The student news site of El Camino College

El Camino College The Union

The student news site of El Camino College

El Camino College The Union

The student news site of El Camino College

El Camino College The Union

Youth orchestra honors former Board of Trustees president, others with concert

Grammy winner Christopher Tin conducts both the Inner City Youth Orchestra of Los Angeles and the Angel Chorale in performing “Njooni Waaminifu” at the Marsee Auditorium on Sunday, Nov. 19. (Joshua Flores | The Union)

During the concert, as the first few notes of a piece began to play, audience members were greeted by a familiar voice and face.

The late Kenneth Brown Sr., former El Camino College Board of Trustees president, was honored during a performance of Tannhauser’s “Pilgrim’s Chorus.”

A slideshow featuring photos of Brown along with his recorded voice speaking to students was shown in accompaniment with the music.

The concert was unofficially a night of remembrance as Brown and the memories of people who lost their lives during the COVID-19 pandemic were honored at the Inner City Youth Orchestra of Los Angeles’ concert at the Marsee Auditorium on Nov. 19.

Concertgoers were reminded of the Ken Brown Memorial Scholarship, established by Brown’s family after his death. The scholarship aims to provide El Camino students the opportunity to attend Historically Black Universities and Colleges the same way Brown did.

The concert was a collaboration between the Inner City Youth Orchestra of Los Angeles or ICYOLA, and the Angel City Chorale.

“We are the largest primarily person of color [youth] orchestra in the country,” Dwayne Burrell, principal assistant conductor for ICYOLA, said.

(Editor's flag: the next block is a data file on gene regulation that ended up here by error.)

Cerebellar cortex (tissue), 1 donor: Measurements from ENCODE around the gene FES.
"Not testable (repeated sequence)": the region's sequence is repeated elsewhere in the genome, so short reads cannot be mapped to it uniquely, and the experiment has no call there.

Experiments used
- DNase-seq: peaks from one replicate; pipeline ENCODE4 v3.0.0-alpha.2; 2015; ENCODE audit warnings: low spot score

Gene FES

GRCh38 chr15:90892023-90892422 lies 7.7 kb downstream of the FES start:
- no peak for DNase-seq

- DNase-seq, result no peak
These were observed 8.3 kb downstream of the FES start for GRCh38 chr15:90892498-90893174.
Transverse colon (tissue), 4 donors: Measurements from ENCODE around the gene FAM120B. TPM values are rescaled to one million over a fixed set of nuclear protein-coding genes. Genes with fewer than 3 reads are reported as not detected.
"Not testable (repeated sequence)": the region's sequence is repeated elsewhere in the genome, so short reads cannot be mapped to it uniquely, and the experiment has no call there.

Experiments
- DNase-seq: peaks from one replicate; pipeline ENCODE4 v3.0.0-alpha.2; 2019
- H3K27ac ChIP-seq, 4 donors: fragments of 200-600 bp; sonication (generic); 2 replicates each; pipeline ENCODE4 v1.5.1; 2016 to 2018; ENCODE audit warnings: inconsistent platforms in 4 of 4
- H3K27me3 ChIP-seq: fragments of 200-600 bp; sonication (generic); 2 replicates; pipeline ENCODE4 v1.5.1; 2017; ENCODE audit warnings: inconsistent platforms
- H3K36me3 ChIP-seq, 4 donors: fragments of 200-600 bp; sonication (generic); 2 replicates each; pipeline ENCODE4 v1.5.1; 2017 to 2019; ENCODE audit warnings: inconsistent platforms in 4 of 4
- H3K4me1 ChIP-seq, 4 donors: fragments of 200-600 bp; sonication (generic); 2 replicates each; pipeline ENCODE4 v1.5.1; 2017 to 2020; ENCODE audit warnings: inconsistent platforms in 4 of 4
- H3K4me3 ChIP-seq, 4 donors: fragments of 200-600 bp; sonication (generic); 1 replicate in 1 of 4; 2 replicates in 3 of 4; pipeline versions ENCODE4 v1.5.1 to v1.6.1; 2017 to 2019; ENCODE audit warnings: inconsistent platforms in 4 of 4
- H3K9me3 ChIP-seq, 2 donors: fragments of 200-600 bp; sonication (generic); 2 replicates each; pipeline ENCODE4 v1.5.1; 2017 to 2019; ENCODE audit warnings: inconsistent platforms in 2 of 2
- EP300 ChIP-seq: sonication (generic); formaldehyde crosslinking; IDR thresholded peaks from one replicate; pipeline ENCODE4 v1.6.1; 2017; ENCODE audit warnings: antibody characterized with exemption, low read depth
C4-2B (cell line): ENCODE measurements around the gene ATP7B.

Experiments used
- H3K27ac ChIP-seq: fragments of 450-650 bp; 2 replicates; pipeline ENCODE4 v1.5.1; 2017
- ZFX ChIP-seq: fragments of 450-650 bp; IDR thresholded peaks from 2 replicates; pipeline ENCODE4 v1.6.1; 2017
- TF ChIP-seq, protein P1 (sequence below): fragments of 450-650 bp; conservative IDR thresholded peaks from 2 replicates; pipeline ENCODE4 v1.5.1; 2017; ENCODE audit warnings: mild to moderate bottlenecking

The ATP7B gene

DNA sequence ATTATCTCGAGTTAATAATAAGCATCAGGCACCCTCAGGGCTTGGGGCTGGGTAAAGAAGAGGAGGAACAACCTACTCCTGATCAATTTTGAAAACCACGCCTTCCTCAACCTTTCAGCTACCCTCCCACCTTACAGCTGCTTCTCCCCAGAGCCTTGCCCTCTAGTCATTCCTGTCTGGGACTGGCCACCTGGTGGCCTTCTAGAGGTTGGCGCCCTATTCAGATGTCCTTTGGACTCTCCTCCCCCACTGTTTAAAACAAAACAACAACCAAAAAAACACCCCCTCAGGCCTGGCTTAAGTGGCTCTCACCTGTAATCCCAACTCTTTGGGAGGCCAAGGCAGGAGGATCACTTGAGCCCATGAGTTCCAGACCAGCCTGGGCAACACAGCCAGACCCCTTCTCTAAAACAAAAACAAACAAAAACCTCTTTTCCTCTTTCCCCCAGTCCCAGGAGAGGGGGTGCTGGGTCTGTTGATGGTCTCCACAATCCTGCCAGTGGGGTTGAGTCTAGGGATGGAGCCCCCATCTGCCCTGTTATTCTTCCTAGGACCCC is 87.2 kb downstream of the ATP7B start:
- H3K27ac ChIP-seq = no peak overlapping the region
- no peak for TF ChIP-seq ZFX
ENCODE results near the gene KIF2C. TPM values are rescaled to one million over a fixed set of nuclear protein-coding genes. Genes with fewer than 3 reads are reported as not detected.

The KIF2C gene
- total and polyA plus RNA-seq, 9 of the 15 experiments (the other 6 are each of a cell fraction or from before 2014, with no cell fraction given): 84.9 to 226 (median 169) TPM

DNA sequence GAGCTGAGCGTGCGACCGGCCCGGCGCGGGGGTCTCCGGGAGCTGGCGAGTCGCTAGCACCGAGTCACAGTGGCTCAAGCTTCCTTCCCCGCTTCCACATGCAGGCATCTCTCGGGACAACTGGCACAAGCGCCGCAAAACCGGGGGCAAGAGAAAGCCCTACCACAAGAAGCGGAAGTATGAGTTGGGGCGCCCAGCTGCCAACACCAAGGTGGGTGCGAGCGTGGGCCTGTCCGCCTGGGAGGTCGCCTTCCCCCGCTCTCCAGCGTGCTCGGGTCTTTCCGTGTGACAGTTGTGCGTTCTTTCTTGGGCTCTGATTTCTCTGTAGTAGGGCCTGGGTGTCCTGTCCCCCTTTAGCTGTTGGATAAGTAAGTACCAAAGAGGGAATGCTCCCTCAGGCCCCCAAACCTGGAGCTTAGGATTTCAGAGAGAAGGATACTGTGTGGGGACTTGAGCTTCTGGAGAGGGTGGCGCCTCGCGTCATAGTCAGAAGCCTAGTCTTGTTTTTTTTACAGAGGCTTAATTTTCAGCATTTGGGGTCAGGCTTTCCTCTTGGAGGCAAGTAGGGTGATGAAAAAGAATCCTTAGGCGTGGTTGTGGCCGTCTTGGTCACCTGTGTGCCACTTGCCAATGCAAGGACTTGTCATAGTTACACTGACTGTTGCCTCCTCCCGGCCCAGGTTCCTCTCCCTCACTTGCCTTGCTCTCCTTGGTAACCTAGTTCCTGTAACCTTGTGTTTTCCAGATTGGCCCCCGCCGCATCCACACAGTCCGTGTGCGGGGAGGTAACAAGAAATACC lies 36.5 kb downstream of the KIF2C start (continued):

The Inner City Youth Orchestra of Los Angeles is a nonprofit that grants members opportunities to learn music.

The ICYOLA has no membership fees and has all expenses paid for including free private lessons for each member.

“We are an organization that is not only focused on music but focused on bettering our members to be great citizens of our world,” Burrell said.

The founder, executive director and conductor for ICYOLA, Charles “Chuck” Dickerson III, has close ties with Angel City Chorale and set up a collaboration with them according to Burrell.

Dickerson was unable to conduct the concert due to health reasons.

Sue Fink, artistic director and founder of Angel City Chorale, said the choral group believes in creating community and unity.

“When people from different ethnicities, religions, and belief systems come together to create something beautiful, then all those other [negative] things go away,” Fink said.

The collaboration between the two nonprofits is part of the California Festival celebration of new music all over the state, which showcases some of the best performances.

The ICYOLA and Angel City Chorale performed three songs together: “Psalm 91,” composed by Dickerson, “Njooni Waaminifu (Oh Come All Ye Faithful in Swahili)” and “The Light of Hope.”

Grammy-winning composer Christopher Tin conducted Njooni Waaminifu.

“‘The Light of Hope’ is the story of Christ,” Donald Parades, a reverend and a soloist in the song, said. “Christ being the light of hope and He still shines.”

“The Light of Hope” performance was accompanied by a picture slideshow of community members who lost their lives during the pandemic.

The names and pictures of those who passed away, along with a recounting of events that transpired before and during the pandemic, were shown.

“You have these two communities coming together to present something great,” Burrell said. “You had the community coming out to support the folks we lost and to support Ken.”

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